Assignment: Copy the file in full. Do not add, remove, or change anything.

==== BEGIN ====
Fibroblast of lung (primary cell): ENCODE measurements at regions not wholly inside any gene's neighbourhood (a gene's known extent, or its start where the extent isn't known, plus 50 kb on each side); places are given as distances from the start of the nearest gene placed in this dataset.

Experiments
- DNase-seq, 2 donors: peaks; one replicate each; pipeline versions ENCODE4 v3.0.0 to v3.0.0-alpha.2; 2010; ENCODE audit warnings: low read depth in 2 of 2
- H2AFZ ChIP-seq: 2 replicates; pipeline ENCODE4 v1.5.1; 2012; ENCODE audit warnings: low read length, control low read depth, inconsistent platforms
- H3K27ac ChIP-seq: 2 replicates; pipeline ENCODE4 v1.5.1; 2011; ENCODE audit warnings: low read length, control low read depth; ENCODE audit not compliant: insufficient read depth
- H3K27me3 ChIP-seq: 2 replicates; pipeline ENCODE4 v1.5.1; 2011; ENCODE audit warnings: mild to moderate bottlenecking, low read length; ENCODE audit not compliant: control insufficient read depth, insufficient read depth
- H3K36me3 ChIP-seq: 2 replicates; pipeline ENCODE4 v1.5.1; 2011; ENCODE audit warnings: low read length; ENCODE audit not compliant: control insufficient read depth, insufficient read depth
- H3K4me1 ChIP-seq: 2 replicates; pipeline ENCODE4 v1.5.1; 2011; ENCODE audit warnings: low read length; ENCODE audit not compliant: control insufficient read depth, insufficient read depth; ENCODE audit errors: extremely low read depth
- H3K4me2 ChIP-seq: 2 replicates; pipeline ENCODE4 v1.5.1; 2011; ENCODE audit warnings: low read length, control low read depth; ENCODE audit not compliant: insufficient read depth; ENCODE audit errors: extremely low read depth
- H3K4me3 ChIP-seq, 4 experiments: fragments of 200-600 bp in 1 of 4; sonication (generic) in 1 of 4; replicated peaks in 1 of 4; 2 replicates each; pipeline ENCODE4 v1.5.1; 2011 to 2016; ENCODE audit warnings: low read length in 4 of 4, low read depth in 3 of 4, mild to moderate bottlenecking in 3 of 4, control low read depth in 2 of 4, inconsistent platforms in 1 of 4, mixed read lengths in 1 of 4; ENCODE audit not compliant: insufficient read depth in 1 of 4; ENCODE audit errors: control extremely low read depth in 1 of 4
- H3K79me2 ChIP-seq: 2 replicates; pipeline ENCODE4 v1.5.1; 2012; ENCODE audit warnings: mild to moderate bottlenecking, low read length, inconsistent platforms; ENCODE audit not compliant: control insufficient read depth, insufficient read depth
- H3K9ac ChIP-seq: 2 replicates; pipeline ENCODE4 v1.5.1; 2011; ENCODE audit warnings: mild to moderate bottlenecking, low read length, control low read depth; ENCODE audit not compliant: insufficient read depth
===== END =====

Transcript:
Fibroblast of lung (primary cell): ENCODE measurements at regions not wholly inside any gene's neighbourhood (a gene's known extent, or its start where the extent isn't known, plus 50 kb on each side); places are given as distances from the start of the nearest gene placed in this dataset.

Experiments
- DNase-seq, 2 donors: peaks; one replicate each; pipeline versions ENCODE4 v3.0.0 to v3.0.0-alpha.2; 2010; ENCODE audit warnings: low read depth in 2 of 2
- H2AFZ ChIP-seq: 2 replicates; pipeline ENCODE4 v1.5.1; 2012; ENCODE audit warnings: low read length, control low read depth, inconsistent platforms
- H3K27ac ChIP-seq: 2 replicates; pipeline ENCODE4 v1.5.1; 2011; ENCODE audit warnings: low read length, control low read depth; ENCODE audit not compliant: insufficient read depth
- H3K27me3 ChIP-seq: 2 replicates; pipeline ENCODE4 v1.5.1; 2011; ENCODE audit warnings: mild to moderate bottlenecking, low read length; ENCODE audit not compliant: control insufficient read depth, insufficient read depth
- H3K36me3 ChIP-seq: 2 replicates; pipeline ENCODE4 v1.5.1; 2011; ENCODE audit warnings: low read length; ENCODE audit not compliant: control insufficient read depth, insufficient read depth
- H3K4me1 ChIP-seq: 2 replicates; pipeline ENCODE4 v1.5.1; 2011; ENCODE audit warnings: low read length; ENCODE audit not compliant: control insufficient read depth, insufficient read depth; ENCODE audit errors: extremely low read depth
- H3K4me2 ChIP-seq: 2 replicates; pipeline ENCODE4 v1.5.1; 2011; ENCODE audit warnings: low read length, control low read depth; ENCODE audit not compliant: insufficient read depth; ENCODE audit errors: extremely low read depth
- H3K4me3 ChIP-seq, 4 experiments: fragments of 200-600 bp in 1 of 4; sonication (generic) in 1 of 4; replicated peaks in 1 of 4; 2 replicates each; pipeline ENCODE4 v1.5.1; 2011 to 2016; ENCODE audit warnings: low read length in 4 of 4, low read depth in 3 of 4, mild to moderate bottlenecking in 3 of 4, control low read depth in 2 of 4, inconsistent platforms in 1 of 4, mixed read lengths in 1 of 4; ENCODE audit not compliant: insufficient read depth in 1 of 4; ENCODE audit errors: control extremely low read depth in 1 of 4
- H3K79me2 ChIP-seq: 2 replicates; pipeline ENCODE4 v1.5.1; 2012; ENCODE audit warnings: mild to moderate bottlenecking, low read length, inconsistent platforms; ENCODE audit not compliant: control insufficient read depth, insufficient read depth
- H3K9ac ChIP-seq: 2 replicates; pipeline ENCODE4 v1.5.1; 2011; ENCODE audit warnings: mild to moderate bottlenecking, low read length, control low read depth; ENCODE audit not compliant: insufficient read depth